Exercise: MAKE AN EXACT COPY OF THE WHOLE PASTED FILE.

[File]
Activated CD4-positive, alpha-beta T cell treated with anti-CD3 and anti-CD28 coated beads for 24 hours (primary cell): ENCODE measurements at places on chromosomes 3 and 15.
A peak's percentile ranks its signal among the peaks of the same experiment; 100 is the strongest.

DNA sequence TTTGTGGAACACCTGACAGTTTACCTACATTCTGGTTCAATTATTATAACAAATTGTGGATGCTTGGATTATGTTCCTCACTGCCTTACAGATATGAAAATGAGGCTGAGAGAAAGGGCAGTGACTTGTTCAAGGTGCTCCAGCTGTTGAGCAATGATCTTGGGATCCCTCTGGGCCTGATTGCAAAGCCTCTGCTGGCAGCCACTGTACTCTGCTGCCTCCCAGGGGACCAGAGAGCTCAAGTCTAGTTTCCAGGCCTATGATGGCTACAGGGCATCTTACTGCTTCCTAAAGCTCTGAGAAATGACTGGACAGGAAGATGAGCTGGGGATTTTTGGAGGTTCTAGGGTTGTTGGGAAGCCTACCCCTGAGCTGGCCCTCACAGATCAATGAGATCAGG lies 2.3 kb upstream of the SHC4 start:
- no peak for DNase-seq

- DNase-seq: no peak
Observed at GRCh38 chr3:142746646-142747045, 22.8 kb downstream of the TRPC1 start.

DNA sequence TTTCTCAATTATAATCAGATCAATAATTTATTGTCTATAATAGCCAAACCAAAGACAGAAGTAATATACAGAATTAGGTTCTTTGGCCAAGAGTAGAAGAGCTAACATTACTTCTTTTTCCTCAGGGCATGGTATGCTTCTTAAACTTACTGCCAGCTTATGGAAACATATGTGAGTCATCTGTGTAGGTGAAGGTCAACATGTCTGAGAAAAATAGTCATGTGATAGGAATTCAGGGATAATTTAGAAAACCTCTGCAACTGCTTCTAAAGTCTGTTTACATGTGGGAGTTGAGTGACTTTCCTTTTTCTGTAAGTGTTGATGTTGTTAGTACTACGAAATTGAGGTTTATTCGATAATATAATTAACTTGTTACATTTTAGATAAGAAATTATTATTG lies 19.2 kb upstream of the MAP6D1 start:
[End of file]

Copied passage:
Activated CD4-positive, alpha-beta T cell treated with anti-CD3 and anti-CD28 coated beads for 24 hours (primary cell): ENCODE measurements at places on chromosomes 3 and 15.
A peak's percentile ranks its signal among the peaks of the same experiment; 100 is the strongest.

DNA sequence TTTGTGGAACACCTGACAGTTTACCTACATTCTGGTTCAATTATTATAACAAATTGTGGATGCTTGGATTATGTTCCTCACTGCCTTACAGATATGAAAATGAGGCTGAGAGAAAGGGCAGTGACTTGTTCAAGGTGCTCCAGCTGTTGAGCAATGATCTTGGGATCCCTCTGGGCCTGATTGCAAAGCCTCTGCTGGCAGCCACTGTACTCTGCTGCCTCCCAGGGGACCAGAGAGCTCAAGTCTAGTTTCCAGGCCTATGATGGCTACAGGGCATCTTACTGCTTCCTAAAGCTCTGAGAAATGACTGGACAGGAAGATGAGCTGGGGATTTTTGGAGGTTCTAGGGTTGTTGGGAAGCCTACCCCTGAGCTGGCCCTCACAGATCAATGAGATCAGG lies 2.3 kb upstream of the SHC4 start:
- no peak for DNase-seq

- DNase-seq: no peak
Observed at GRCh38 chr3:142746646-142747045, 22.8 kb downstream of the TRPC1 start.

DNA sequence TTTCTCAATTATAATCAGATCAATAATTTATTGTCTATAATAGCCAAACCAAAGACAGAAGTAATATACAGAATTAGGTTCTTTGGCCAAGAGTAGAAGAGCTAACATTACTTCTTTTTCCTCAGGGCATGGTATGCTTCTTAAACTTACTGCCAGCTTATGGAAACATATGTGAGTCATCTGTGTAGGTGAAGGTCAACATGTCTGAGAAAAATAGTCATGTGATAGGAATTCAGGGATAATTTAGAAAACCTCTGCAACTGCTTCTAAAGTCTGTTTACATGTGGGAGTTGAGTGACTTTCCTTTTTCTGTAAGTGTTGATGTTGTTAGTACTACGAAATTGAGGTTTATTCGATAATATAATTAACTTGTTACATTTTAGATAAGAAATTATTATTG lies 19.2 kb upstream of the MAP6D1 start: